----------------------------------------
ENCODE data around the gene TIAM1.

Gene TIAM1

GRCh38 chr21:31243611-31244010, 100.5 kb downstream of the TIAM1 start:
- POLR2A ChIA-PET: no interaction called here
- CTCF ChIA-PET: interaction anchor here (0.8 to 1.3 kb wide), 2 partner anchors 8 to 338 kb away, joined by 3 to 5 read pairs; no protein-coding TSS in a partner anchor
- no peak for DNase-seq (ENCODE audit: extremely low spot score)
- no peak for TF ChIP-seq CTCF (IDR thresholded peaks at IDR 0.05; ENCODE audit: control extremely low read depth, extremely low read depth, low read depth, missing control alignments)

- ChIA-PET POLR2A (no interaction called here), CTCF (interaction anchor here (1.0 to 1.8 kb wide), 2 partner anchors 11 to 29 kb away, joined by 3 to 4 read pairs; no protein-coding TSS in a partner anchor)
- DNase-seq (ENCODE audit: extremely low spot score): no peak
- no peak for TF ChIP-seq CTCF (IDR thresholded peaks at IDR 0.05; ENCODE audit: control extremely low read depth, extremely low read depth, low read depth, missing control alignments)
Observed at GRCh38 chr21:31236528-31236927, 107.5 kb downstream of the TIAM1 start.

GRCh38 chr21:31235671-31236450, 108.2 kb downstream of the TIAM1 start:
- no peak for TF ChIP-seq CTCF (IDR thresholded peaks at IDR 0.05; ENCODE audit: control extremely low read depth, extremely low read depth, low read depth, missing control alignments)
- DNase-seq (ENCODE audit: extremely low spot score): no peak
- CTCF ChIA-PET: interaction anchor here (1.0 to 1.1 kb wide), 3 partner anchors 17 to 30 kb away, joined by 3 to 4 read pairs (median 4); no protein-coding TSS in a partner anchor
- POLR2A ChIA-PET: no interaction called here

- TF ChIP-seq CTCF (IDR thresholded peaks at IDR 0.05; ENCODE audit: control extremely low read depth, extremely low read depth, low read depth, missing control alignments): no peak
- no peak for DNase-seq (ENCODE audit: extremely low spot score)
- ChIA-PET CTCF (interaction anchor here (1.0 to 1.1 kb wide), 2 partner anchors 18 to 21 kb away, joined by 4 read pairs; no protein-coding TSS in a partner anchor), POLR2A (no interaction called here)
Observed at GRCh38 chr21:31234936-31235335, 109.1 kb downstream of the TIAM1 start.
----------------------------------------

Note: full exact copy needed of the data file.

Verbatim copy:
ENCODE data around the gene TIAM1.

Gene TIAM1

GRCh38 chr21:31243611-31244010, 100.5 kb downstream of the TIAM1 start:
- POLR2A ChIA-PET: no interaction called here
- CTCF ChIA-PET: interaction anchor here (0.8 to 1.3 kb wide), 2 partner anchors 8 to 338 kb away, joined by 3 to 5 read pairs; no protein-coding TSS in a partner anchor
- no peak for DNase-seq (ENCODE audit: extremely low spot score)
- no peak for TF ChIP-seq CTCF (IDR thresholded peaks at IDR 0.05; ENCODE audit: control extremely low read depth, extremely low read depth, low read depth, missing control alignments)

- ChIA-PET POLR2A (no interaction called here), CTCF (interaction anchor here (1.0 to 1.8 kb wide), 2 partner anchors 11 to 29 kb away, joined by 3 to 4 read pairs; no protein-coding TSS in a partner anchor)
- DNase-seq (ENCODE audit: extremely low spot score): no peak
- no peak for TF ChIP-seq CTCF (IDR thresholded peaks at IDR 0.05; ENCODE audit: control extremely low read depth, extremely low read depth, low read depth, missing control alignments)
Observed at GRCh38 chr21:31236528-31236927, 107.5 kb downstream of the TIAM1 start.

GRCh38 chr21:31235671-31236450, 108.2 kb downstream of the TIAM1 start:
- no peak for TF ChIP-seq CTCF (IDR thresholded peaks at IDR 0.05; ENCODE audit: control extremely low read depth, extremely low read depth, low read depth, missing control alignments)
- DNase-seq (ENCODE audit: extremely low spot score): no peak
- CTCF ChIA-PET: interaction anchor here (1.0 to 1.1 kb wide), 3 partner anchors 17 to 30 kb away, joined by 3 to 4 read pairs (median 4); no protein-coding TSS in a partner anchor
- POLR2A ChIA-PET: no interaction called here

- TF ChIP-seq CTCF (IDR thresholded peaks at IDR 0.05; ENCODE audit: control extremely low read depth, extremely low read depth, low read depth, missing control alignments): no peak
- no peak for DNase-seq (ENCODE audit: extremely low spot score)
- ChIA-PET CTCF (interaction anchor here (1.0 to 1.1 kb wide), 2 partner anchors 18 to 21 kb away, joined by 4 read pairs; no protein-coding TSS in a partner anchor), POLR2A (no interaction called here)
Observed at GRCh38 chr21:31234936-31235335, 109.1 kb downstream of the TIAM1 start.